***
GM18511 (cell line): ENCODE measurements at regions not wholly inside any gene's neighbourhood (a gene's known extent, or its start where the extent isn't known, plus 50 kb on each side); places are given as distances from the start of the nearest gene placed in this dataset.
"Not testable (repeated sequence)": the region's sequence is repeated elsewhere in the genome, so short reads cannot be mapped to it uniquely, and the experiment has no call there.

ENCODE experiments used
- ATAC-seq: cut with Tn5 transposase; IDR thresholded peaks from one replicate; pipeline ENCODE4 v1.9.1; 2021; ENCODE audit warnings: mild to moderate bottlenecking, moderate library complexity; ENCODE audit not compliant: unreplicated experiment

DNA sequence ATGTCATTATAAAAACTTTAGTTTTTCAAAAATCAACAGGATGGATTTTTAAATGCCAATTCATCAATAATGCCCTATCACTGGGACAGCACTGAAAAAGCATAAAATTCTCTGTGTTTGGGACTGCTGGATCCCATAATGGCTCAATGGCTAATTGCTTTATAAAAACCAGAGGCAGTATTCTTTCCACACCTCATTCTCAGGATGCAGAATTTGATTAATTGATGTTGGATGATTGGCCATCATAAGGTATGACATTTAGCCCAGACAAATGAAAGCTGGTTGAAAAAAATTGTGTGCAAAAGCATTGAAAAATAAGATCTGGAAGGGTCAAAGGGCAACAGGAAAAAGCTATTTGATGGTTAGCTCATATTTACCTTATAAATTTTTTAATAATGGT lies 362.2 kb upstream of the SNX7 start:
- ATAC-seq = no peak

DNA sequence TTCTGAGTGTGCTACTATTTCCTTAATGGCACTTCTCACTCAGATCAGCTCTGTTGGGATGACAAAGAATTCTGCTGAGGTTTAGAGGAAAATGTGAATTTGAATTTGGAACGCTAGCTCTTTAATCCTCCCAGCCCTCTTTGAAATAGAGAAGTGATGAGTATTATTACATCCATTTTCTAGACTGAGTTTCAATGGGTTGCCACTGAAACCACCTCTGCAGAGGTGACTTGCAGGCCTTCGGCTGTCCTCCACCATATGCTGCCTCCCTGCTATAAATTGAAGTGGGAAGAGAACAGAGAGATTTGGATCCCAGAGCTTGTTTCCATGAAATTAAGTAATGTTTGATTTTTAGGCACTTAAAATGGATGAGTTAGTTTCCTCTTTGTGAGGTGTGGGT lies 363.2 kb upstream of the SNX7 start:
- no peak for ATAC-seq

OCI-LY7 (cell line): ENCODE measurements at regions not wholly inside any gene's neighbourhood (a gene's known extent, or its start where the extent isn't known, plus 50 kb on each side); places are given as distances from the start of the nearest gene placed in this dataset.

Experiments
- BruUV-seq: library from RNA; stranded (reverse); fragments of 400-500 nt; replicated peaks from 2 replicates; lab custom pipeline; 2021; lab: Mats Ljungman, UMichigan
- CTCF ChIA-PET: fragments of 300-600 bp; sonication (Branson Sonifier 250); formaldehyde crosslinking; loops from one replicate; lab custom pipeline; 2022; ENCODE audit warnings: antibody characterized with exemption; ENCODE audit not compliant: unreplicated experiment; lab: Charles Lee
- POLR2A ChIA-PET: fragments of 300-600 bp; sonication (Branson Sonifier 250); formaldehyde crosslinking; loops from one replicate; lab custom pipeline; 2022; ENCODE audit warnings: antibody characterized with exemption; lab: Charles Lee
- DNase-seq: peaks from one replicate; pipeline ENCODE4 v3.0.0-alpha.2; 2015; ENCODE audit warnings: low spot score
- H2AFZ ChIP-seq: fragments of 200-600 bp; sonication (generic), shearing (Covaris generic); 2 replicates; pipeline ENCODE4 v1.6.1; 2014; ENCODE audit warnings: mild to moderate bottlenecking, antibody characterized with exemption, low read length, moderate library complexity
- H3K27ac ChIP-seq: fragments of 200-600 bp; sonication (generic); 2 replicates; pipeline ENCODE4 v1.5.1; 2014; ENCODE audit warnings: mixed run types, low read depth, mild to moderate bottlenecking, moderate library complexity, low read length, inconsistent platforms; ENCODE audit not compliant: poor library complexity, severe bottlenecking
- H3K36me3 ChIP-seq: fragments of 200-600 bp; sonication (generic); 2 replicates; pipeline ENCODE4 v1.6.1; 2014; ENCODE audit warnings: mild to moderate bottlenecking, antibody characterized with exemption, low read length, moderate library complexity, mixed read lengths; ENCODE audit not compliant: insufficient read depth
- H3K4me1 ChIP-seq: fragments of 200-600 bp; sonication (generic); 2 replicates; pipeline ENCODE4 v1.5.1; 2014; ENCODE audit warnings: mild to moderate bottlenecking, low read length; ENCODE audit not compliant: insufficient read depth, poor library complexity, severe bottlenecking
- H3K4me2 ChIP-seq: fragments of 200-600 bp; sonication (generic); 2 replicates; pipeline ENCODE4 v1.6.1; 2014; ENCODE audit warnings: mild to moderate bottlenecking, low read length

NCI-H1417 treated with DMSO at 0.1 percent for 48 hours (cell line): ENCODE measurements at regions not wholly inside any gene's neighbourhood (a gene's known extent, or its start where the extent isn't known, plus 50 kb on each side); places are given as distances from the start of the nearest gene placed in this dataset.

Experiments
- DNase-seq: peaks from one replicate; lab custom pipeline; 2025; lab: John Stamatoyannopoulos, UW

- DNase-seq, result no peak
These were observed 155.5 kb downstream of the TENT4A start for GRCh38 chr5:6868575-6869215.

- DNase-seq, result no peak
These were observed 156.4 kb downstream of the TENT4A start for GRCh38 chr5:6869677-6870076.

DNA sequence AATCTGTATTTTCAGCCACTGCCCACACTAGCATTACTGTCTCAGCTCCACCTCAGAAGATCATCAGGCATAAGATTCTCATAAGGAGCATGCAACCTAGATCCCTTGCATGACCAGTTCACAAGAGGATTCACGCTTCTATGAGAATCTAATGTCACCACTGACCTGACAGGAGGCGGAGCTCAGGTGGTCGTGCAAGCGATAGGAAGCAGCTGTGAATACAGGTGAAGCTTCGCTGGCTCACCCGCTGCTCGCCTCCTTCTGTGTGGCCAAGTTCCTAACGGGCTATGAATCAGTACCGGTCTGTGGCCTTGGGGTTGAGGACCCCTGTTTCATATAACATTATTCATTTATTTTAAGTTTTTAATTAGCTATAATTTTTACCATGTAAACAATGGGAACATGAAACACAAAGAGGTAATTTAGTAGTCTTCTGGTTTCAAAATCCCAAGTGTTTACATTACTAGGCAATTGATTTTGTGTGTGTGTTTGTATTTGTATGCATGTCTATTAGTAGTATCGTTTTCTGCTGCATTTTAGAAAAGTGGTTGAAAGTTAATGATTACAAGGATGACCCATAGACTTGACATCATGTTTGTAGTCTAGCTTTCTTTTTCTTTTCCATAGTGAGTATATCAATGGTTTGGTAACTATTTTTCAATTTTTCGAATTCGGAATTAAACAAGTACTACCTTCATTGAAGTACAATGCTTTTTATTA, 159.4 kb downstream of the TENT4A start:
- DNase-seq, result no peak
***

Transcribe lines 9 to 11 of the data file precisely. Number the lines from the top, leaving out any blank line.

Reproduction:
OCI-LY7 (cell line): ENCODE measurements at regions not wholly inside any gene's neighbourhood (a gene's known extent, or its start where the extent isn't known, plus 50 kb on each side); places are given as distances from the start of the nearest gene placed in this dataset.

Experiments
- BruUV-seq: library from RNA; stranded (reverse); fragments of 400-500 nt; replicated peaks from 2 replicates; lab custom pipeline; 2021; lab: Mats Ljungman, UMichigan